On a trip to Washington, D.C., recently, I was reminded of what it feels like to be patriotic. It’s something most of us say that we are, but it can be difficult to explain the emotions it brings up when we are feeling it.
The feeling is powerful when you are standing and staring up at Mr. Abraham Lincoln. The president who helped us keep us together. No easy feat during any generation. We are individualists more and more. To the president’s left and right are words carved into limestone. Big words, but only a few words.
When the country needed him the most, he said only what needed to be said. There it is memorialized for generations. I read the Gettysburg address and some of his other immortal thoughts, and I felt patriotic. We were blessed to have him.
Many of the memorials in the nation’s capital include steps, many steps. Somehow it makes sense to have to walk up to these giants of history. Lincoln, Jefferson, Martin Luther King. Jr. They walked their steps and left their marks in history.
Most of us don’t walk too many steps anymore. We want to make a difference in the snap of a finger. Take a picture of what we did and then tell the world we did it. We are a different generation.
I had a different sense of patriotism as I experienced other memorials. The long wall of names with the fallen heroes of the Vietnam War gives you a certain feeling. Gratitude and appreciation, but also sadness and even some questions.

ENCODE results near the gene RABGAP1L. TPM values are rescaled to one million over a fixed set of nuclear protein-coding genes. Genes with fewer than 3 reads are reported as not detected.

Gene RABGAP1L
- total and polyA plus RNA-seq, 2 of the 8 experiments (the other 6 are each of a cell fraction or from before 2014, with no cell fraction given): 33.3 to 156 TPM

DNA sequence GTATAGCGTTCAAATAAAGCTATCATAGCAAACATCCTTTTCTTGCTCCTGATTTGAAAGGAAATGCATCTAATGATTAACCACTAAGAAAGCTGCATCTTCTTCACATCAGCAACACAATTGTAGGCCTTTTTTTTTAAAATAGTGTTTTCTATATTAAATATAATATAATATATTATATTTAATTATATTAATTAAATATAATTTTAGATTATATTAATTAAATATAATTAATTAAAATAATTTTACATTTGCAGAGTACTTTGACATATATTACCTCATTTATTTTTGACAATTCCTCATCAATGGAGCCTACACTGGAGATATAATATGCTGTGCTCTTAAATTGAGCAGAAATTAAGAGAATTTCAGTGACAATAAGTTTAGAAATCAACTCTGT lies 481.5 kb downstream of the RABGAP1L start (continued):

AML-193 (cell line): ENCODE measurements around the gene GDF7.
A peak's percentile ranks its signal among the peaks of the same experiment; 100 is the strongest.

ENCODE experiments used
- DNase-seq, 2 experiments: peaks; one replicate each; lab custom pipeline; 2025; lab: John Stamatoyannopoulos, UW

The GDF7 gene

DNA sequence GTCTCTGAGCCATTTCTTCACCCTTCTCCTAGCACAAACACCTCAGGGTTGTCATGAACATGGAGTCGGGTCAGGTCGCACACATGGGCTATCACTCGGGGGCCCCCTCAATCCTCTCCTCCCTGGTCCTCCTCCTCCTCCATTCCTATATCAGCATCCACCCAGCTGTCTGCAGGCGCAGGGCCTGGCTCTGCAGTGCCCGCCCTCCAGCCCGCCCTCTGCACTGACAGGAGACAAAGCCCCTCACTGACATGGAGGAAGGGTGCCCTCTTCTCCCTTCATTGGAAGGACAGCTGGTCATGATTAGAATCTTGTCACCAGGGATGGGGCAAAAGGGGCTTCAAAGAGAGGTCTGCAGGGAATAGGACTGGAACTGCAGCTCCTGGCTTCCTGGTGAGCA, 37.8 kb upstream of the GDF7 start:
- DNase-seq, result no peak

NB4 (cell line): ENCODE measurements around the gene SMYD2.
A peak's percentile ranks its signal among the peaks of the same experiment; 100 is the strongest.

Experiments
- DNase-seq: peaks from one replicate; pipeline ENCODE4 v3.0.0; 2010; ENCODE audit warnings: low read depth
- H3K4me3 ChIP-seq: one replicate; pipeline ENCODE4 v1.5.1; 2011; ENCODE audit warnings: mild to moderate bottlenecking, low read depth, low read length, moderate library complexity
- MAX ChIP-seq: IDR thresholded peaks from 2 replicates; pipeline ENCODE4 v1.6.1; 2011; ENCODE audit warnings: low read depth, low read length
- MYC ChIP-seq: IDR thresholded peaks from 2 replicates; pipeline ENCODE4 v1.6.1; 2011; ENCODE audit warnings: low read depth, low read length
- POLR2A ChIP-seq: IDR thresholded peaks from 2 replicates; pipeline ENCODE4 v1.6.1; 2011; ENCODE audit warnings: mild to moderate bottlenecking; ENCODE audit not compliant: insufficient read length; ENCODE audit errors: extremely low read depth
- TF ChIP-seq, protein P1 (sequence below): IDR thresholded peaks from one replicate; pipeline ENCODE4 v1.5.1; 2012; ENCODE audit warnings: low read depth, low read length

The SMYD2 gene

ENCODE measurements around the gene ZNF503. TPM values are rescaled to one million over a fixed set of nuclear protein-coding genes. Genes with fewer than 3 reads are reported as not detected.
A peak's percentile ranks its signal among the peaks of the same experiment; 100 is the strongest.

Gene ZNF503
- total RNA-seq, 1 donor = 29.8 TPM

That’s part of patriotism, asking questions. Flags and buildings, famous historical figures, they can all stir up emotions and give us pride to be Americans. Those feelings are temporary. Something else has to keep us going, to keep us being patriotic.
During this four-day trip, four college students joined me. They were learning too, what it means to be patriotic. They have a different sense of patriotism than I do. They are still forming what they believe to be patriotic, what it means to love a country.
Loving something changes over time. You fall in love, and then you realize that it can be complicated. That you can question motives and decisions. That you can push back. That you can feel like you fall in and out of love. That doesn’t mean that in the long stretch you love any less.
I love my country, but I don’t always agree with it. That can make love thorny. That’s the patriotic part of myself that I was reminded of during this trip. Walking by the Supreme Court, I understood it. Passing the White House, I thought of it. Places of history, and places of decisions that have pushed us in different directions for over 200 years.
During the trip, I attended conference sessions, heard from politicians and national leaders. One reminded me, and the students, that it is “external pressure” that moves the halls of Congress. That’s patriotism too.